The Korg PS-3300 is one of the biggest and rarest analog synthesizers ever made, and it has become one of the most collectable synthesizers. Less than 50 units were produced (some say as few as 20) by Korg over a 4-year period from 1977 to 1981 after which it was discontinued. The high production costs of this very complex instrument gave it a price tag that was out of reach for anyone but the wealthiest musicians of the day.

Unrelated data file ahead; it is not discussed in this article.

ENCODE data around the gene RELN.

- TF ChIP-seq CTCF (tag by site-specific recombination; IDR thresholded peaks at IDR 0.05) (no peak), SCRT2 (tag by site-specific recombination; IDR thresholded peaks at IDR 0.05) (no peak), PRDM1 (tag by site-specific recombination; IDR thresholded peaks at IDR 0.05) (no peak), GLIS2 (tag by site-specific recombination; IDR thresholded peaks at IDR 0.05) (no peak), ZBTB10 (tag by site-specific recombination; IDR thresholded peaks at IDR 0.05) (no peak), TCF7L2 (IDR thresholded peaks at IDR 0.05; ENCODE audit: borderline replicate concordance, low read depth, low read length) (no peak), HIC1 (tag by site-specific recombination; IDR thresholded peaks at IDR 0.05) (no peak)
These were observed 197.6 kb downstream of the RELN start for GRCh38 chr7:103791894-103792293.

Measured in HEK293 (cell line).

It is a much coveted synthesizer by professional musicians and collectors alike as it has a big and unique sound which has been described as an orchestra of synthesizers. It has attained near mythical status due to its rarity and the fact that it was adopted and revered by many of the artists that were the synthesizer pioneers, such as Vangelis, Jean-Michel Jarre, Kraftwerk, Klaus Schulze, and Keith Emerson. Even Bob Moog was so impressed with the PS-3300 that after he was given a demonstration of it he is quoted as saying that it was “the best synthesizer for fat sounds”. At its release back in 1977, along with the smaller PS-3100, it was a landmark synthesizer in many respects. It was in fact the world’s first fully fledged polyphonic synthesizer where all 48 keys could be played at once and articulated independently of each other. Still to this day, the Korg PS family of synthesizers (PS-3100, PS-3200, PS-3300) remains the only fully polyphonic analog semi-modular synthesizers in existence.